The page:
With standardized risk assessment templates and intuitive risk dashboards, risk managers can collect the information necessary to implement appropriate risk appetite and risk tolerance at both an enterprise level and for individual business processes.
Define Risk Tolerances at the Front-Line Process Level
Every day, front-line managers are making operational decisions about risk which are far from an organization’s risk appetite policies.
The front line is where income is generated, where employees interact with customers, and where emerging liabilities are first visible.
To successfully implement your risk appetite across the organization, you must be able to identify and define risk tolerances at the front-line process level. Robust monitoring tools allow organizations to evaluate risk tolerances for the root causes of risk at any level.
In turn, this allows organizations to connect front-line decisions with overall risk appetite and determine which processes are out of range through intuitive, navigable dashboards and reports.
Connecting Risk Appetite to Business Performance
Risk appetites should always be aimed at improving business performance. Say your organization has a strategic imperative of customer satisfaction and your risk appetite statement outlines a low tolerance for customer dissatisfaction. You could set goals for a particular customer satisfaction survey; however, this metric doesn’t offer any actionable solution to improve customer service. With a survey you’ll always be acting on customer impressions from last month as an effect of last year’s policies
Instead, your metrics need to be looking to the future. Back to our customer service department, case volume, for example, is available as cases are created and will allow you to detect emerging trends long before they have significantly affected your organization. In this example, other forward-looking metrics could include call-wait time or email response time. Unlike the results of a survey, these metrics are actionable if they are found to be outside of their defined tolerance.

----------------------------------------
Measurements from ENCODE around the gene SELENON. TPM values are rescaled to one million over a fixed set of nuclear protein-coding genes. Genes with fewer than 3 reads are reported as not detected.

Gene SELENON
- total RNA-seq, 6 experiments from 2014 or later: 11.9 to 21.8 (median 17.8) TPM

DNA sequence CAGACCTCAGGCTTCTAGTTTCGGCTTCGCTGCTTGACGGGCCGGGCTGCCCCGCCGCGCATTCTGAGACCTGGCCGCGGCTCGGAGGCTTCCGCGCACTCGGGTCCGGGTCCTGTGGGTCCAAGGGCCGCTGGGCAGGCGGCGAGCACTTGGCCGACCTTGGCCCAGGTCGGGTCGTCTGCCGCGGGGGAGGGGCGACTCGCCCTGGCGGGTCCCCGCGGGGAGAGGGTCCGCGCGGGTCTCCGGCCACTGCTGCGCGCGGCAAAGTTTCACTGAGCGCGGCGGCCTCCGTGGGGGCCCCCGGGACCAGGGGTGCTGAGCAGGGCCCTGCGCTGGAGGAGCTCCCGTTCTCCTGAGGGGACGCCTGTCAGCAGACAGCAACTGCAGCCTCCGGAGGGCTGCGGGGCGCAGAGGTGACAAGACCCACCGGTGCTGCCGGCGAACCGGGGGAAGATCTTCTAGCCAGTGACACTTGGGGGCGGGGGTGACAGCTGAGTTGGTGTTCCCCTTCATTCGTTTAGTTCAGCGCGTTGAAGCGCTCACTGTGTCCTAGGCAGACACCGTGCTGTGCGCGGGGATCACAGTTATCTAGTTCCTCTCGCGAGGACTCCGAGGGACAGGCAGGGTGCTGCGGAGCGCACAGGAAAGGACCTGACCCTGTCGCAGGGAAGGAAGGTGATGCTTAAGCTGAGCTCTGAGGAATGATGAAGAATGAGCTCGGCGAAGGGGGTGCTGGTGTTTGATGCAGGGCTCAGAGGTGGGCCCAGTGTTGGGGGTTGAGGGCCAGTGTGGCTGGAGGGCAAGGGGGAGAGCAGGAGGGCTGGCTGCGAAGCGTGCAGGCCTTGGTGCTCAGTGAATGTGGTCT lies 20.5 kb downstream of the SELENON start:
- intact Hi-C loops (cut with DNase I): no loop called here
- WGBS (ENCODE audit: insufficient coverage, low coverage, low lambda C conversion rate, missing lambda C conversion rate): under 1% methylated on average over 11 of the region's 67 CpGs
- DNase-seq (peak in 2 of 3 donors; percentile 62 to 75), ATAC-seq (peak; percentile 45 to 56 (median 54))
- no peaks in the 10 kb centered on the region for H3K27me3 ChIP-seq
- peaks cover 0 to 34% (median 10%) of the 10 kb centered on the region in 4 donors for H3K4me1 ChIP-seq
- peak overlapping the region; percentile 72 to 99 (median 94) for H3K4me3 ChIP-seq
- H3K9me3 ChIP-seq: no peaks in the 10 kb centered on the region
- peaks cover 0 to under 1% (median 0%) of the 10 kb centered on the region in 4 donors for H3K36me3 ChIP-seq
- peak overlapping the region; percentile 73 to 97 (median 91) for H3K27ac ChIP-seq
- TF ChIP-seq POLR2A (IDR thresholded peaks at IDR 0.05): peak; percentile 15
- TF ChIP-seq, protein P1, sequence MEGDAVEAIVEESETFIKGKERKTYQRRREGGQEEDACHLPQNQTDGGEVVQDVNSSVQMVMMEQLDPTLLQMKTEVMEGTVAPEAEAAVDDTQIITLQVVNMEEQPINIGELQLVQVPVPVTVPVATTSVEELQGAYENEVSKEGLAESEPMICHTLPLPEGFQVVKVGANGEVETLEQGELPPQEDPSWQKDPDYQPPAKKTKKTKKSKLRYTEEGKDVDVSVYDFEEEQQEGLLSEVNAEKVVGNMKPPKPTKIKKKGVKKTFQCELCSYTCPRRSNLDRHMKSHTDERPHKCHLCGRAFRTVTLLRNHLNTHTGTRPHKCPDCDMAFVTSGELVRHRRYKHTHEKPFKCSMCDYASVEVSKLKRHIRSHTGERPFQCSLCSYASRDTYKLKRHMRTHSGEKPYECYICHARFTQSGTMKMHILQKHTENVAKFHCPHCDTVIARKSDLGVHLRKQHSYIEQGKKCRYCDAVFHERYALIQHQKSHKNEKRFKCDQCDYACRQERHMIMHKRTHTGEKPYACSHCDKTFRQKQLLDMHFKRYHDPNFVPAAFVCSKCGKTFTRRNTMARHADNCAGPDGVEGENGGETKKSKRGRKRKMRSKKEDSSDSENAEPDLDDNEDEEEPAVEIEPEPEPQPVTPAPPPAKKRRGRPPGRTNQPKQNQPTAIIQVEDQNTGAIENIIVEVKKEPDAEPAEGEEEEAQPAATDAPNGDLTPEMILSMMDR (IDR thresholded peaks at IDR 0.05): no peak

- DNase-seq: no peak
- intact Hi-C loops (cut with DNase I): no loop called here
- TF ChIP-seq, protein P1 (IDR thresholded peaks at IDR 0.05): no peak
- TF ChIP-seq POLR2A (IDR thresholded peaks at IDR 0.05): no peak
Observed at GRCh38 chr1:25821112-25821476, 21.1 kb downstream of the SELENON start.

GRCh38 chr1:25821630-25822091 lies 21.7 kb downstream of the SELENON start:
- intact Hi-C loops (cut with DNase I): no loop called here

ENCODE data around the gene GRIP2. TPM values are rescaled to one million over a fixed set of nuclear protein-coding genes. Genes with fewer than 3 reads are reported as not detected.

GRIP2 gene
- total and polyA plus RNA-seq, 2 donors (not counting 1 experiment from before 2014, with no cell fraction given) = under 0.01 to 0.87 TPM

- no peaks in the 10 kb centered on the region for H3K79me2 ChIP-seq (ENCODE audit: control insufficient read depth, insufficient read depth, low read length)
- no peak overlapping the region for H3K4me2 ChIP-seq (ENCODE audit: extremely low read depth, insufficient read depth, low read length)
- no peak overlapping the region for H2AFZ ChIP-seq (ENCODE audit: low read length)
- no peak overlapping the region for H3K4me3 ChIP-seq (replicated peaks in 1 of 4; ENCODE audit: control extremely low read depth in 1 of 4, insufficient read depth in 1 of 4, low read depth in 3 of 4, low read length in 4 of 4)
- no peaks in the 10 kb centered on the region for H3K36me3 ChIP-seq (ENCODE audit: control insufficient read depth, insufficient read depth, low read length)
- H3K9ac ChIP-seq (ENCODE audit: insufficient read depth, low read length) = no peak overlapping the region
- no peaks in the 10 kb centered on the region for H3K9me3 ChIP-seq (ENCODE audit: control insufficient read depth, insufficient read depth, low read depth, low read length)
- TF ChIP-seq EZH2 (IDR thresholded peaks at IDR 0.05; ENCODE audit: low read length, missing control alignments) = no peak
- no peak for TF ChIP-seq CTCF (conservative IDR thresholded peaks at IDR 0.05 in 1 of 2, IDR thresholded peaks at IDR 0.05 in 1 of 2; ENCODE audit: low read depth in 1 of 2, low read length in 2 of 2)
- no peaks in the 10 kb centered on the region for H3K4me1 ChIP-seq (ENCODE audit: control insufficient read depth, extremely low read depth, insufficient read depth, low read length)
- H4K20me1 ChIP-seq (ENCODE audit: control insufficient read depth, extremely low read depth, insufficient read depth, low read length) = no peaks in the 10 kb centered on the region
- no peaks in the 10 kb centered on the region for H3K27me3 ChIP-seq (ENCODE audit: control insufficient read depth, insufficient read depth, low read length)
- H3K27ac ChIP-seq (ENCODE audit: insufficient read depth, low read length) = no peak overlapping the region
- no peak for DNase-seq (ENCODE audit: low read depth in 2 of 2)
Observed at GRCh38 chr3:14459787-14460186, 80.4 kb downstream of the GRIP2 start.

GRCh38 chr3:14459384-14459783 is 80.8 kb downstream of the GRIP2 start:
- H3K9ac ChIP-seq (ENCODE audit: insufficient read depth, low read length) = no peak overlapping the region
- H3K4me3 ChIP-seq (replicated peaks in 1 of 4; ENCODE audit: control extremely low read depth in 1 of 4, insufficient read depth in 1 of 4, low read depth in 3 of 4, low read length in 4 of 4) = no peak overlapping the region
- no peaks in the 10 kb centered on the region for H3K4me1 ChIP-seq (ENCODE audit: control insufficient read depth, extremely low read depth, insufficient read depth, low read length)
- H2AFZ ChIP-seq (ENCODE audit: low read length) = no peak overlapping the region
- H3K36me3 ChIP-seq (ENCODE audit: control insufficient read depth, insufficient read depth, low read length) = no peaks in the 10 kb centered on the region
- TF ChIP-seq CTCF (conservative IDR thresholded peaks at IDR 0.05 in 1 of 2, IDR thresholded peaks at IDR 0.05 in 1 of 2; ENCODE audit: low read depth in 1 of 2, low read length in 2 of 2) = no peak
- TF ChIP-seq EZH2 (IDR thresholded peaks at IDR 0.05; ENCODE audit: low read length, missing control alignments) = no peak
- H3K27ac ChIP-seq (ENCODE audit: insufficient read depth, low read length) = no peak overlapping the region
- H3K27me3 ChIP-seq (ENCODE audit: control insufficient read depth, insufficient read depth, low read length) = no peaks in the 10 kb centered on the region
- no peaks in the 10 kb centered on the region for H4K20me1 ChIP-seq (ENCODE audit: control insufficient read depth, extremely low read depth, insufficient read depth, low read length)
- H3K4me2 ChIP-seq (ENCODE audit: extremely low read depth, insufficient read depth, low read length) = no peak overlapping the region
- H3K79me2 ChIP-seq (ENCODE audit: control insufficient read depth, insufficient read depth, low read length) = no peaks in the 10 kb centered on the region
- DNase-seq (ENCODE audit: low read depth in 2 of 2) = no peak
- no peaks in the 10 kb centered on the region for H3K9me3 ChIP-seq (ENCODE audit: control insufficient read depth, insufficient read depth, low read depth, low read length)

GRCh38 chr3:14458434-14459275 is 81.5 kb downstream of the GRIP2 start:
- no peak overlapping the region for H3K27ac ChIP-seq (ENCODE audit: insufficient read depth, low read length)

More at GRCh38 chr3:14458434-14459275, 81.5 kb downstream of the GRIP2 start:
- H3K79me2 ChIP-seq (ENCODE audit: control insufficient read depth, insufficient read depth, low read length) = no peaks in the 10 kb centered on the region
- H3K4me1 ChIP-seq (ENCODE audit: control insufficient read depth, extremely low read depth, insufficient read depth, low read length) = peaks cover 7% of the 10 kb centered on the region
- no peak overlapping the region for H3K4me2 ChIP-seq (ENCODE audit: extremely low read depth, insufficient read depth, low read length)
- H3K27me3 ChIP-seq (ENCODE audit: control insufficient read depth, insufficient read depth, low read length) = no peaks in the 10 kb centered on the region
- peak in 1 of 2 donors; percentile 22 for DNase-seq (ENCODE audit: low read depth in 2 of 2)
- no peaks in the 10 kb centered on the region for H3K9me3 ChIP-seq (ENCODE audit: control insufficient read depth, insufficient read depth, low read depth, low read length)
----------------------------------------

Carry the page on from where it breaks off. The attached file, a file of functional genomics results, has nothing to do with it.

Make Underlying Risk Metrics Comparable Over Time, Across Levels, and Across Silos
Using our customer service metrics again, the number of re-opened cases might be a good root-cause metric, but it’s not comparable over time or across products as the number of total cases will always vary. Instead, measuring the percent of cases that are re-opened is a more meaningful metric because its value is independent of customer volume, and is thus comparable both over time and across silos.
Align Risk Tolerances with Strategic Goals and Business Models
Risk tolerances will naturally develop from your overall risk appetite, but they also need to be aligned with your organization’s goals. Your organization might have a very low risk tolerance definition set for customer dissatisfaction, but if you’re attracting lots of high cost customers, then this policy isn’t in line with a discount business model.
When risk tolerances are aligned with both overall risk appetite and strategic goals, they will lower residual risk and contribute to achieving your strategic goals.